Forget all the rhetoric you've been hearing about revenue sharing percentages, concessions, rollbacks, and millionaires-versus-billionaires.
The bottom line is, the National Hockey League players have been locked out by the owners and there will be no Vancouver Canucks' hockey in the foreseeable future.
"Boo!" exclaim fans across the Langleys, their hands cupped around their mouths.
But the third work stoppage under NHL commissioner Gary Bettman's watch could prove to be beneficial for the Langley Rivermen.
The highest level of hockey in Langley has always been junior A, and now it's the only game in town.
"That's what they say; they say everybody will bump down a level and come see the lower teams," Rivermen captain Thomas Nitsche said.
The 'Men hope this is the case.
Last year saw a huge drop off in attendance at the Langley Events Centre's Arena Bowl, which seats more than 5,000 fans at capacity.
The Rivermen averaged 845 fans at each of their 30 home games last season.
That's a noticeable dip from the previous year, 2010/11, when the Langley Chiefs managed to draw, on average, 1,563 fans to each of their 35 home games, including playoffs.
"It's always nice to play in front of a big crowd," Nitsche said. "It was something that we worked for last year but it was tough with [us] not getting many wins. This year will be very different and it will be nice to play in front of a bigger crowd."
Rivermen head coach Bobby Henderson said the lockout has a trickle-down effect.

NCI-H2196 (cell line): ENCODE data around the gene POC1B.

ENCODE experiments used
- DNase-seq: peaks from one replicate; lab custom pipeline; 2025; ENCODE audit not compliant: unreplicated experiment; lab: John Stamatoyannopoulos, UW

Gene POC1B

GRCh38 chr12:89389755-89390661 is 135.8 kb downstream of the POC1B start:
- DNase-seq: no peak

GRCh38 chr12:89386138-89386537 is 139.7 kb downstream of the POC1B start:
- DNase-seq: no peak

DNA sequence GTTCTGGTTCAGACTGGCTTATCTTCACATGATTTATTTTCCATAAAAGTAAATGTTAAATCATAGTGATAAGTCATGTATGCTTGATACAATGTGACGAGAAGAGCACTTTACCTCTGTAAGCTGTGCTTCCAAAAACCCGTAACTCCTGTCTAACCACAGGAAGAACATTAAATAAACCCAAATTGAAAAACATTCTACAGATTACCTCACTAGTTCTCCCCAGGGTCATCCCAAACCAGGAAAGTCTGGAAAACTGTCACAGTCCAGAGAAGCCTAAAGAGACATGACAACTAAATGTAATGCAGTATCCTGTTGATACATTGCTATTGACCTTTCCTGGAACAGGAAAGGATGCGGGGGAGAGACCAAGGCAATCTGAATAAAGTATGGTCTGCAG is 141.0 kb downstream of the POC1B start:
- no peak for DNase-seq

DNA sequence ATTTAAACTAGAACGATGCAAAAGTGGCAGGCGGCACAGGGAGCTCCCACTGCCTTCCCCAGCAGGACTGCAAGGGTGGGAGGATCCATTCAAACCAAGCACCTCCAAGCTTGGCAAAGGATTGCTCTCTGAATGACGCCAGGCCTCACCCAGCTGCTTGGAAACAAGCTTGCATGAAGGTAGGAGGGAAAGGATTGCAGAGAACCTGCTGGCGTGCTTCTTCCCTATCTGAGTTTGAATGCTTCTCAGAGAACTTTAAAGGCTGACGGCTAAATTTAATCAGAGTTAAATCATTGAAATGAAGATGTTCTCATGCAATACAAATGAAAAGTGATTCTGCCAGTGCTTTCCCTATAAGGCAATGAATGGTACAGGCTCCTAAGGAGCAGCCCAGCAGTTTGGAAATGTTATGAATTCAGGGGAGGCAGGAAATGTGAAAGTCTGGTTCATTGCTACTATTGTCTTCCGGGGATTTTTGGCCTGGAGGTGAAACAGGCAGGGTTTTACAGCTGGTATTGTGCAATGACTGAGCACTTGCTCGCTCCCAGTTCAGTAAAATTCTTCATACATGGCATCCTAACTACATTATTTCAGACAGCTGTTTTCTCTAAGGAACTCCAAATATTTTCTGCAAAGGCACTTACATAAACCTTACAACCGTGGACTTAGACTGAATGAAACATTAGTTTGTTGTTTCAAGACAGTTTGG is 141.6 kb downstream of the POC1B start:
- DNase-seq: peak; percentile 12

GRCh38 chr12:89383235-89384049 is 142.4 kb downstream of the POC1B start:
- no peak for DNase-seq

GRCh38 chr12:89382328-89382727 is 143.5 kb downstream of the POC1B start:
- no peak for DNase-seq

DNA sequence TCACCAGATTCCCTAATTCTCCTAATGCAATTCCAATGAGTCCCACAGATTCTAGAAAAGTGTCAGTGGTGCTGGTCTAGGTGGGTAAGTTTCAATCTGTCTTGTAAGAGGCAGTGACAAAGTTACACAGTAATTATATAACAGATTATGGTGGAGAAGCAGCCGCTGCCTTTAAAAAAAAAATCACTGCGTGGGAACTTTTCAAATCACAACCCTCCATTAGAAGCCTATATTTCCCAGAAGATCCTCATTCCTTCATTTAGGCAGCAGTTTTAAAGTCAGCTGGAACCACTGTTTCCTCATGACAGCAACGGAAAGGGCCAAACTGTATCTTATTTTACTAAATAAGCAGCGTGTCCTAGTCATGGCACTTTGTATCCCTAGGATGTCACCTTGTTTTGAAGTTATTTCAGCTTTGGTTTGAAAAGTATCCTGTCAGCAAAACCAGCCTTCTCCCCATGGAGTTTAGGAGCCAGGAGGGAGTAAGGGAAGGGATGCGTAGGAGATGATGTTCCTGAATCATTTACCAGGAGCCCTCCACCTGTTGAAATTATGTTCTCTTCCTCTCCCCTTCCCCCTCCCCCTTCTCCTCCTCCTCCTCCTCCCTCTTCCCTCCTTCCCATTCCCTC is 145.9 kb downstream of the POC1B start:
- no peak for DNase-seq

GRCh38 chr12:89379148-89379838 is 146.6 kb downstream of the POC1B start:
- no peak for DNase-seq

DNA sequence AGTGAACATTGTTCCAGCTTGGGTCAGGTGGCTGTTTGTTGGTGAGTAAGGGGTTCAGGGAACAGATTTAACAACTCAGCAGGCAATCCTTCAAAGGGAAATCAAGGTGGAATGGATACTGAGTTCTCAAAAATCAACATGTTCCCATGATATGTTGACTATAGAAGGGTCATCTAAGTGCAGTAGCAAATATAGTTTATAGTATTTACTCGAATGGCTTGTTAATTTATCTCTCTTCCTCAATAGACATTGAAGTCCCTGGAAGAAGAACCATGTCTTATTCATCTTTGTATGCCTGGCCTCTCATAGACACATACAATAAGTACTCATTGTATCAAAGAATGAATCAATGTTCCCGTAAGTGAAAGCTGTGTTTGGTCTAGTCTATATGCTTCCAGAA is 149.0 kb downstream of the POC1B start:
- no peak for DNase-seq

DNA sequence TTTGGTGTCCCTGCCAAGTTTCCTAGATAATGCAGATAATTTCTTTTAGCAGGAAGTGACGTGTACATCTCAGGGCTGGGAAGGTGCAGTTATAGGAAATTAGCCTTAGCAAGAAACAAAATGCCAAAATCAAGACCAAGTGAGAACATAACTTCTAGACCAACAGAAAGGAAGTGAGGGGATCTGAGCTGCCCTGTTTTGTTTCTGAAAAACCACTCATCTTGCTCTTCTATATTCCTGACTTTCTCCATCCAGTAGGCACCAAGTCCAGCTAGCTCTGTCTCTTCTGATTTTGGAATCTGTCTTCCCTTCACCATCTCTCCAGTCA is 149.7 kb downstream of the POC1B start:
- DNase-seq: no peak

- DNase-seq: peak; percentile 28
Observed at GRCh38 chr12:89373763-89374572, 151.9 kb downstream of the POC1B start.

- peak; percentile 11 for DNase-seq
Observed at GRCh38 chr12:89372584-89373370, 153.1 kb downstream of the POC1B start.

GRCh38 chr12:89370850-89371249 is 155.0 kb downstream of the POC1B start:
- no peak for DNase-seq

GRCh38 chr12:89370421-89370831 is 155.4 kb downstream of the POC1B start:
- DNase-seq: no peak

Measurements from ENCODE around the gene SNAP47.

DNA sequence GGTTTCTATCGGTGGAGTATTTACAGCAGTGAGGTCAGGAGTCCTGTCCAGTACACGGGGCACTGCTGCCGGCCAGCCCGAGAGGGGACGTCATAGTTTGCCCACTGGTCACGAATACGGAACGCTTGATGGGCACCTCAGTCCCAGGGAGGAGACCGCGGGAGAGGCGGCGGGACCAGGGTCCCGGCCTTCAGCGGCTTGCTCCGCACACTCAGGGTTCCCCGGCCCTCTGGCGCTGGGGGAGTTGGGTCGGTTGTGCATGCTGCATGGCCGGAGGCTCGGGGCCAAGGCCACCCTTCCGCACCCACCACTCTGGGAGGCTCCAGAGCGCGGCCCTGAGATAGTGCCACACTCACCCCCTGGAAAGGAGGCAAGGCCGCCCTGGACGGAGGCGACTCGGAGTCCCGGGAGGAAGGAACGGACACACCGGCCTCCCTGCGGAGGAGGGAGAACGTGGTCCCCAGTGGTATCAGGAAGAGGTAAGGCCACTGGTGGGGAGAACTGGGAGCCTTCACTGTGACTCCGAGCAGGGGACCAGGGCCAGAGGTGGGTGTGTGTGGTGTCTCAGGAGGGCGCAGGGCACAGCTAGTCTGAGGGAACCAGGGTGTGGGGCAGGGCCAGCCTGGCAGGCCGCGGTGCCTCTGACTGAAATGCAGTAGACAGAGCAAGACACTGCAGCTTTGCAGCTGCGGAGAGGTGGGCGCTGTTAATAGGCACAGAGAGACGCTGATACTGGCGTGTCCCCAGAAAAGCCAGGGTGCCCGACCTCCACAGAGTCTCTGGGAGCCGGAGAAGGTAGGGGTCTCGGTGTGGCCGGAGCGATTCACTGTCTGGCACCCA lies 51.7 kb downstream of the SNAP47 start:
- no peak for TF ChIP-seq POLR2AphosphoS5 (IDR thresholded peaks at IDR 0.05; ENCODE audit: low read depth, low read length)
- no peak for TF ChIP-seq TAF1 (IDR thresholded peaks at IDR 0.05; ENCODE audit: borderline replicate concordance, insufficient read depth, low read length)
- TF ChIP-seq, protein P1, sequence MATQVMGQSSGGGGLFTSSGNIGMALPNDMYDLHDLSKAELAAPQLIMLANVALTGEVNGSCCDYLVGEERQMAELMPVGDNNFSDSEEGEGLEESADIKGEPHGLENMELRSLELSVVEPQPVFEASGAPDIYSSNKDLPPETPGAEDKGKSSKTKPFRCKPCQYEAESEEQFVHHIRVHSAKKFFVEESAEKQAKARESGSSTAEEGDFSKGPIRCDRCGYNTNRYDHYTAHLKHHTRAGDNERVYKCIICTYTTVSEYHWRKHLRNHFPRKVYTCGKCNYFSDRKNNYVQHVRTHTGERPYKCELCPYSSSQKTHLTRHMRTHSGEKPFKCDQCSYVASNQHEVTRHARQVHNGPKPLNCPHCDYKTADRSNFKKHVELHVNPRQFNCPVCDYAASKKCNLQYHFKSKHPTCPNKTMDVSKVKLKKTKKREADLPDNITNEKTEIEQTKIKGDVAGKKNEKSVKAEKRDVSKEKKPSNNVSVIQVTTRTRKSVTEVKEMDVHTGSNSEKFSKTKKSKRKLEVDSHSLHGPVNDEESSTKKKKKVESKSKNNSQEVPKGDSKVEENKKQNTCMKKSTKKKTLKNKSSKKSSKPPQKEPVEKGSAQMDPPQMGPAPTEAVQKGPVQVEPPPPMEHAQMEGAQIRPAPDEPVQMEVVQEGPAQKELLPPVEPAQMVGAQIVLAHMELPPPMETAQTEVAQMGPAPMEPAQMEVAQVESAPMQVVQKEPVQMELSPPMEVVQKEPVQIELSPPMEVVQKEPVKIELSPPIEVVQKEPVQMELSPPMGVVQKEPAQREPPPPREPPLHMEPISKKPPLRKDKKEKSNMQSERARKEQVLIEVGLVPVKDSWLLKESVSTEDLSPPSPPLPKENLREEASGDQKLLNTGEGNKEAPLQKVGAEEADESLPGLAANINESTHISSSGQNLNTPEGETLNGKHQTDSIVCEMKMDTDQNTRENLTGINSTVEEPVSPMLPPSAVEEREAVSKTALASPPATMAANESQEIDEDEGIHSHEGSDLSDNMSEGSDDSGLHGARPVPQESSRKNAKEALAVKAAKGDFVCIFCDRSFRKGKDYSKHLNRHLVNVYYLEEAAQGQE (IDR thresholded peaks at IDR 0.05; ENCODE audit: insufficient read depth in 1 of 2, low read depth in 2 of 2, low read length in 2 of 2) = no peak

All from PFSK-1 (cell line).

"We added Tyler Vanscourt to our back end - he's a 20-year-old who played for the [Vancouver] Giants last year, and I think us doing that was recognizing that there are going to be a lot of good 20-year-olds that aren't being signed out of the Western Hockey League to turn pro. There are going to be some very good ones available in our league."
Henderson said whenever the Canucks played a home game on TV, it impacted the number of people who came to Rivermen games last season.
"B.C.'s a Vancouver-Canuck crazy city and it's easy to stay at home and watch pay-per-veiw and have popcorn on the couch but at the same time people are missing out if they're not getting out to their local rinks," Henderson said. "It's great hockey and at the end of the day these are the guys who will be moving up to the National Hockey League ranks."
Rivermen rookie Mitch McLain is from Baxter, Minn. but he's in tune with B.C.'s hockey-mad West Coast.
"I think it will definitely give people something to do," McLain said. "We're expecting a lot of fans and we're going to play our hardest for the fans every night."